Monday, May 11, 2009

Visionary Experiences

Our twenty-first century has a tremendous collective prejudice against the imagination
--Robert Johnson

No one in fact, "makes up" anything in the imagination. The material that appears in the imagination has to originate from somewhere; that is the unconscious, asserts Robert Johnson.
Writing, "the prejudice against imagination... is reflected in things people say like, "You're only imagining it," or "that's a fantasy, not reality," yet imagination more properly understood, is a channel through which unconscious material flows to the conscious mind. Johnson writes, "to be even more accurate, imagination is a transformer that converts the original material into images the conscious mind can perceive."

The prejudice against imagination is so strong in modern society that experiences understood almost intuitively by our ancestors have become swamped in a sea of rational, scientific thought. Modern thinkers have need to rediscover what the ancients knew: the mind is conceived with a power to convert the "invisible" realm to conscious, visible, forms that can be detected and contemplated. As the Catholic Christian creed records, "we believe in the seen, and the unseen..." The ancients thought of it too, as the place of the gods, the region of pure spirit. It was, and is, a place of power to make images, enabling us to see.

In ancient Greece, the place of fantasy, or place of producing poetic, abstract and religious imagery, was nearly unquestioned. This inner world was thought of as a place of ideal forms, of the expression of the gods; they gained meaning from imagination and dreams, both in the spiritual and aesthetic realms. "These meanings could then be held in memory and made the basis of thought and reasoning."

"In religion, the imaginative faculty was the legitimate path of religious inspiration, revelation, and experience." The simple fact that information comes to one through the unconscious mind, or imagination, in no way discredits it as a form or a reality. Experiences of poetic imagining are not mere whimsy; rather they express in symbols the real happenings of a human life experience.
"Humans depend on the imagination's image-making power, and its image-symbols for creative endeavors such as poetry, visual arts, literature, sculpture, and essentially all philosophical and religious functioning." Without imagination, Albert Einstein, for one, would not have deduced the intricacies of the natural world; indeed he states that many of his most important ideas came to him through imaginative intuition. This imagination, then can serve as a great contribution to both individuals and society.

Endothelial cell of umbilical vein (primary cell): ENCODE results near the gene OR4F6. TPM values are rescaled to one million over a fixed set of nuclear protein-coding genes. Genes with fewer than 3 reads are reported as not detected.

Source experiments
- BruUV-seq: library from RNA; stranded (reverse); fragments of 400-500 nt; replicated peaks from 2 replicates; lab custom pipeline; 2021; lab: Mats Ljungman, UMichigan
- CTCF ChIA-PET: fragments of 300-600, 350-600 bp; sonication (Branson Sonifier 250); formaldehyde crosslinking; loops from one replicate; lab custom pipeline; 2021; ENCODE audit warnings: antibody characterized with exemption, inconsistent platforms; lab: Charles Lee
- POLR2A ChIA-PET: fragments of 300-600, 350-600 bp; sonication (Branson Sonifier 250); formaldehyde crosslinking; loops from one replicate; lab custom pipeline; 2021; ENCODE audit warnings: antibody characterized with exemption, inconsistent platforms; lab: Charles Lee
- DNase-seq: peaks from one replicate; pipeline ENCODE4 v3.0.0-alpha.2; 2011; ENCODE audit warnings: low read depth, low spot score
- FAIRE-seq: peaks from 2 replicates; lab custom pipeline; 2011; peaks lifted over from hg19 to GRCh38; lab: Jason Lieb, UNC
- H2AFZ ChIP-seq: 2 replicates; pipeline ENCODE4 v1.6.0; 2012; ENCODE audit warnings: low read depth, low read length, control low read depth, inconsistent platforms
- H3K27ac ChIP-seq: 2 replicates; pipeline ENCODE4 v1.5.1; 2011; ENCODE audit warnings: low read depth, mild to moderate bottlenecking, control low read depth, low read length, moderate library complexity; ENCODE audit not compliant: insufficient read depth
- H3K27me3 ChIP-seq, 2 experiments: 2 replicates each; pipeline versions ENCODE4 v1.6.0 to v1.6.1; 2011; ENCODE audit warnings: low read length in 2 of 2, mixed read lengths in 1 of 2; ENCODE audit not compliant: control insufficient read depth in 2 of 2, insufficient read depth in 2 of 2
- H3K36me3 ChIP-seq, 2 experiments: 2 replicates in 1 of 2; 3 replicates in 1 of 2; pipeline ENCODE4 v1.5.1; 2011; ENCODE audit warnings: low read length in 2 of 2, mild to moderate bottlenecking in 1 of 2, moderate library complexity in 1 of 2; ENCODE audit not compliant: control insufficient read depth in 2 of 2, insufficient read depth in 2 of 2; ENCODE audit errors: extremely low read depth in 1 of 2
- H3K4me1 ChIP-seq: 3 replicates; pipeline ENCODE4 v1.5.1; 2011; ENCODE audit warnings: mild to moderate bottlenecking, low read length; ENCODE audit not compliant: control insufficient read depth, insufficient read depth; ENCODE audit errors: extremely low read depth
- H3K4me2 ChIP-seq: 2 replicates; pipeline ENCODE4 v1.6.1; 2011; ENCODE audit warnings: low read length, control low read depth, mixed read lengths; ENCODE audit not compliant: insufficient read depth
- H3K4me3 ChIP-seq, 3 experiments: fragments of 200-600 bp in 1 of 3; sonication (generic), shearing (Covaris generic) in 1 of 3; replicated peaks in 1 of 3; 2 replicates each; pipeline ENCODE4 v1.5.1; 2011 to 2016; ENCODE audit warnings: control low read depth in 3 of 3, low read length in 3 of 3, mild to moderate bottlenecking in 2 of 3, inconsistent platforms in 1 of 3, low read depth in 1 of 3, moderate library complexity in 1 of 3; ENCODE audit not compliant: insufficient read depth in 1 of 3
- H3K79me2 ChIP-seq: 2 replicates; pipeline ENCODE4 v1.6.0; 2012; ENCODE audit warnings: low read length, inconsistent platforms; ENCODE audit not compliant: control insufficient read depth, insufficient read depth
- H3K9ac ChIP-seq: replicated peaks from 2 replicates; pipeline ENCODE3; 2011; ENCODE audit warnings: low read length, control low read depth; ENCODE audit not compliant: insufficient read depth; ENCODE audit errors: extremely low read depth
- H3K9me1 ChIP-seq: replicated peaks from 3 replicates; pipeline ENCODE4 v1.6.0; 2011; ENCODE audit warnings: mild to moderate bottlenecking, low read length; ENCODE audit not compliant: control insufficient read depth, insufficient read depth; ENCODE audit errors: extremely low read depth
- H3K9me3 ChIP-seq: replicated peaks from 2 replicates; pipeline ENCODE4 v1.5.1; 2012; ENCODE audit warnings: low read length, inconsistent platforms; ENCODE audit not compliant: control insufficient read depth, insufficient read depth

In Carl Jung's positing, he came to the thought that humans are endowed from the eons with archetypes, powerful symbols that spring from deep within the universal, collective, human nature. In all "cultures and religions since the beginning of history, the idea of a soul has sprung up spontaneously... human kind has always intuited the existence... that was invisible, yet active." The soul has often been referred to as feminine, present in poetic, and religious symbolism. Sometimes the soul is seen as an inner woman, regardless of one's exterior gender. Muses have often inspired great thoughts of religion or arts. And not only does the soul function as an inner reality, but it generates a set of symbols, universal to all.

These symbols are, in part, what makes us human-- universal, yet unique individuals. Carl Jung deduced that the psyche manifests itself as androgyny, neither male nor female, but both, one and the same. Within our collective conscious there exists the seed of both the male and female, the anima and the animus.

Thus the inner self is a plurality, like the Chinese idea of pairs, such as yin and yang. While they may appear to us as opposites, the great challenge in the spiritual life is the reconciliation of this paradox. Because in fact, the two are one; they are two parts of one stream of energy.

The end product of this evolution, writes Johnson, "is something that we can sense, feel and describe intuitively--even though we have not obtained it, a sense of wholeness, of completeness. This wholeness is the totality of our being," our Oneness. Totality can be expressed symbolically in ways such as mandala or divine geometry.
Failing this, "the self may well lapse into a place of mental disorder, of compulsions and neurosis."

Often we refuse the awakenings of conscious, repressing the best parts of ourselves, both the light and the dark; we come to view large swaths as negative. In viewing the offerings of unconsciousness negatively, as good and bad rather than in degrees of integration, in oneness, our richest parts bear no good fruit for us in our lives. We reject them, relegating their energies to some dark place where we just will not look.

"Even the voice of God, can be and is rejected." The soul is then left to "stealing or appropriating" what it needs-- our time, our energies, falling into dark corners "where incomprehensible and odd behaviors arise, in unprotected places the ego lets down, and the part of us that would otherwise accept, and believe this is gold, is left without a place to turn.

"Curiously people usually resist their own good qualities even more emphatically than they resist facing their negatives." Yet to achieve a balance, both must be regarded evenly. A practice of writing out your imaginings, dreams and musings will help to balance oneself, bringing clarity and peace to a life. Most importantly, actions make initial imaginings concrete, into a form that can be seen clearly. The use of rituals, both in symbol and in religion, are also quite valuable and lend a concrete avenue for modern man to attend to his own unique, spirits and longings.

What part of it do you believe?
~Robert Johnson, Inner work

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